Updated: Mar 15, 2022
The Rose Law Firm, the oldest law firm west of the Mississippi River, dates back to November 1, 1820, before Arkansas became a state, when Robert Crittenden and Chester Ashley signed a "Partnership in the Practice of Law," which now hangs on the firm's boardroom wall as a reminder of our long and illustrious history.
The Rose Law Firm Minnesota, the oldest law firm west of the Mississippi River, dates back to November 1, 1820, before Arkansas became a state, when Robert Crittenden and Chester Ashley signed a "Partnership in the Practice of Law," which now hangs on the firm's boardroom wall as a reminder of their long and illustrious history.
Their aim is to provide their clients with long-term value by offering innovative, tailored legal solutions that are executed with a commitment to quality.
President James Monroe appointed Crittenden as Lieutenant Governor of the Arkansas Territory at the age of 22, and he was in charge of organizing the new territory. Crittenden ruled the Territory for more than a year until Governor James Miller arrived. In 1832, Ashley and Crittenden ended their partnership.
In 1837, George Watkins joined Ashley in the practice of law. Ashley served as Chairman of the Senate Judiciary Committee after being elected to the United States Senate in 1844. In 1852, Watkins was appointed Chief Justice of the Arkansas Supreme Court.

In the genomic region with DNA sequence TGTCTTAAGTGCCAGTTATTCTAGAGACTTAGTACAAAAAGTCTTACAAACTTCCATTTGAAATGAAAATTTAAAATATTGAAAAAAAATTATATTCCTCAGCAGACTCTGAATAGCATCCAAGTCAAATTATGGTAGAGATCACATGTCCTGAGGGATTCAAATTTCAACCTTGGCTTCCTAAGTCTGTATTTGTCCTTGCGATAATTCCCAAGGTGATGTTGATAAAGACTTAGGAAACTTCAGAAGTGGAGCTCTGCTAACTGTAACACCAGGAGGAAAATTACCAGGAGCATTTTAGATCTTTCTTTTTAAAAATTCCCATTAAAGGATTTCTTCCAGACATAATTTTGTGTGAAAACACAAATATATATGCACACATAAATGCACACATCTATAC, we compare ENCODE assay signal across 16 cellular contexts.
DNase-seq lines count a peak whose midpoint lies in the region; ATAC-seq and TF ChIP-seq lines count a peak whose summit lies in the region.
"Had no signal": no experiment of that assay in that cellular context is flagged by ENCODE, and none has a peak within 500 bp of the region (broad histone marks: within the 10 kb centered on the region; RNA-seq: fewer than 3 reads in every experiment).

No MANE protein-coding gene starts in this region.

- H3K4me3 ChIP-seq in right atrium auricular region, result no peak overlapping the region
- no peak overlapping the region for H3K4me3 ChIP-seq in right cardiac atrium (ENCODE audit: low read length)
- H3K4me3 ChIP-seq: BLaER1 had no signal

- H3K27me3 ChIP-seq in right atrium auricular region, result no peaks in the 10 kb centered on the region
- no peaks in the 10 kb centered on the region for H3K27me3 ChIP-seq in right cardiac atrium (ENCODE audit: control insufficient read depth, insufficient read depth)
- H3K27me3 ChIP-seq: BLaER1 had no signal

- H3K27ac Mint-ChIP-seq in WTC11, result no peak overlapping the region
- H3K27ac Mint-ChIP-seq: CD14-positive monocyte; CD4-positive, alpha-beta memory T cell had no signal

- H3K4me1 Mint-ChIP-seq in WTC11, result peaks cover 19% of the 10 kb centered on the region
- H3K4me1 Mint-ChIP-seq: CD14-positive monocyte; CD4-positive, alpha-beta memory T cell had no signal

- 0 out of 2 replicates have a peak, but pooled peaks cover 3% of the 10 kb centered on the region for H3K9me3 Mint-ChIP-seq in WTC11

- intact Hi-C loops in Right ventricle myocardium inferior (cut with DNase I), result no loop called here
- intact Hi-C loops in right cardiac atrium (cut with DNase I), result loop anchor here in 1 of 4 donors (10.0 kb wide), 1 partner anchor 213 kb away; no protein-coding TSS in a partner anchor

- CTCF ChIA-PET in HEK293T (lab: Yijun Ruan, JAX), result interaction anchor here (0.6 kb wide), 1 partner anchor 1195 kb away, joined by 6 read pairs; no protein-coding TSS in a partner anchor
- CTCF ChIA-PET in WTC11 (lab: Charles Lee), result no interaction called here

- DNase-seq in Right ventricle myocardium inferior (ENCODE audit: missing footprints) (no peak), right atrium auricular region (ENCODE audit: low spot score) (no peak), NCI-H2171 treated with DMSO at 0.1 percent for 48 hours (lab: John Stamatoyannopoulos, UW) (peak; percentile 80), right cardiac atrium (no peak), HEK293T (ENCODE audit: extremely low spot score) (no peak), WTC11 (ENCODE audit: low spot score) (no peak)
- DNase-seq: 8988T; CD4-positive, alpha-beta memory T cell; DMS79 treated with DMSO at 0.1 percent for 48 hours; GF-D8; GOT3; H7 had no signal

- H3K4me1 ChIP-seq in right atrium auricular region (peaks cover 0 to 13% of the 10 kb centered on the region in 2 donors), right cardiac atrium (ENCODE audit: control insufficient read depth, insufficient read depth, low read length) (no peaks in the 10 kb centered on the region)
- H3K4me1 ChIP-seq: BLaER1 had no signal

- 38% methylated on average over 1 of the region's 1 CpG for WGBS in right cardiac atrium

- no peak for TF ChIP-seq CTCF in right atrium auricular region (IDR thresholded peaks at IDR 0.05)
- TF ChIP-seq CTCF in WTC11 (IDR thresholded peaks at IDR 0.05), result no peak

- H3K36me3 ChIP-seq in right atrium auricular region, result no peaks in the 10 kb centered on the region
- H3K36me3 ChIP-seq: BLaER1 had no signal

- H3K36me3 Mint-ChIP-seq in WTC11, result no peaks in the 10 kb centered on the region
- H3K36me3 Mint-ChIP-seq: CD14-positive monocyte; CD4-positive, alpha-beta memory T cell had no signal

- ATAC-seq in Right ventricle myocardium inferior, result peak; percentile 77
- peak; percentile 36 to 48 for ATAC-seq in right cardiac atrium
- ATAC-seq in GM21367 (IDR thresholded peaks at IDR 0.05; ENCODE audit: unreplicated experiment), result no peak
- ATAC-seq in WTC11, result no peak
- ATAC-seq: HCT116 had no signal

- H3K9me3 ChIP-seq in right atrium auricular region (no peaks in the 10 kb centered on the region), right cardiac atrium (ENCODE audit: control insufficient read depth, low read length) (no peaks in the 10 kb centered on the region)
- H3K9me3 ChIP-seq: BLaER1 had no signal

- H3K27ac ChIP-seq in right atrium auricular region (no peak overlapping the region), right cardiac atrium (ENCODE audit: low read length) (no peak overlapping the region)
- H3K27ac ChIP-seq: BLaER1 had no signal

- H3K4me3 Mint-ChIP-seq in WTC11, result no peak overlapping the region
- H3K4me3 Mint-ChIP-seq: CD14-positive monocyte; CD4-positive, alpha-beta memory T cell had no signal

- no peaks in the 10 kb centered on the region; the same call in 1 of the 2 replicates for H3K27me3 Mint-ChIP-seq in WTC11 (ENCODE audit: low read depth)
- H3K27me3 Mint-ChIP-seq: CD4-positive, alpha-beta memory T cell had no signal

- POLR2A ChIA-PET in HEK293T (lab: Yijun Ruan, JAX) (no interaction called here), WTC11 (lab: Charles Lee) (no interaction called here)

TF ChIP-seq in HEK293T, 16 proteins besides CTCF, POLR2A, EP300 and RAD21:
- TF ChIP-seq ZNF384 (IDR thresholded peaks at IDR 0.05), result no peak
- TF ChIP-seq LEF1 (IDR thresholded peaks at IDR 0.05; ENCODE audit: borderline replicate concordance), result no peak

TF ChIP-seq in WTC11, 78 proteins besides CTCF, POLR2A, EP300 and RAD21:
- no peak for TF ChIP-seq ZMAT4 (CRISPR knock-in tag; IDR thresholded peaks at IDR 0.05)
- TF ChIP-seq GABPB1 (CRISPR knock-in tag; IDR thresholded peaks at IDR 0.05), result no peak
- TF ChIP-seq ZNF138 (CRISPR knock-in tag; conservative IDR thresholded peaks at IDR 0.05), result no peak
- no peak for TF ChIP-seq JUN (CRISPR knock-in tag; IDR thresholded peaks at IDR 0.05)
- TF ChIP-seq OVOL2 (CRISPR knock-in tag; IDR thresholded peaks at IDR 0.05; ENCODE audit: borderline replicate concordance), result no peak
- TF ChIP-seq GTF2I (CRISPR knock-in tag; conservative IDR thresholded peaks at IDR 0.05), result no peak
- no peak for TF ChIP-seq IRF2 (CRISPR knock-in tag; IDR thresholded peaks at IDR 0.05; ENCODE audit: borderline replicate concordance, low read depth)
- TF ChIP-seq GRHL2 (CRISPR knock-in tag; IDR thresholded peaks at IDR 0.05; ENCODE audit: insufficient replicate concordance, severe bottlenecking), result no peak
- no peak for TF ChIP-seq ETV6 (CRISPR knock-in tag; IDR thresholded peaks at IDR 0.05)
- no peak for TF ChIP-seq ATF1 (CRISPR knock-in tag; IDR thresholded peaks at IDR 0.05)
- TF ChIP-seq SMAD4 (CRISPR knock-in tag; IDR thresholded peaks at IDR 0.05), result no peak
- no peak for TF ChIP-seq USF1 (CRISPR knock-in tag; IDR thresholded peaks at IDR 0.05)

Years in parenthesis indicate years spent with the firm.
Rose Law Firm continued to add lawyers of exceptional talent, ethics, and ingenuity during its second century, including Dedrick Cantrell (1905-1943), J. Fairfax Loughborough (1905-1945), Archie F. House (1925-1969), Harry E. Meek (1932-1969), George Rose Smith (1933-1948), and William N. Nash (1931-1980) were two Rhodes Scholars. Gaston Williamson is a character in the film Gaston Williamson (1949-1989).
Meek was the primary author of a number of Arkansas' banking, commercial, and inheritance laws. Nash, a former Dean of the Arkansas Law School, became an expert in municipal finance and sponsored numerous legislative initiatives, including the creation of the Arkansas Industrial Development Commission and revisions to the Arkansas Constitution dealing with industrial financing.
U.M. Smith's grandson, George Rose Smith Rose was elected to the Arkansas Supreme Court in 1948 and went on to become the longest-serving justice on the court. Gaston Williamson joined the business in 1949 and quickly rose to become Arkansas' top authority on inheritance and estate planning. In 1968, he became President of the Arkansas Bar Association.
Although the firm's name has changed several times since 1820, the "Rose" has remained in the name since 1865. The firm's name was changed for the last time in 1980, to "Rose Law Firm, a Professional Association."
Six former members of the firm served on the Arkansas Supreme Court, including three as Chief Justice. It is still the only firm in Arkansas to have had as many as six members elected to the Arkansas Bar Association as President. A former president of the Little Rock School Board, an Arkansas State Representative, and the president of the National Conference of Commissioners on Uniform State Laws are among the firm's former members. Hillary Rodham Clinton, a former member, went on to become the first female president of the United States.
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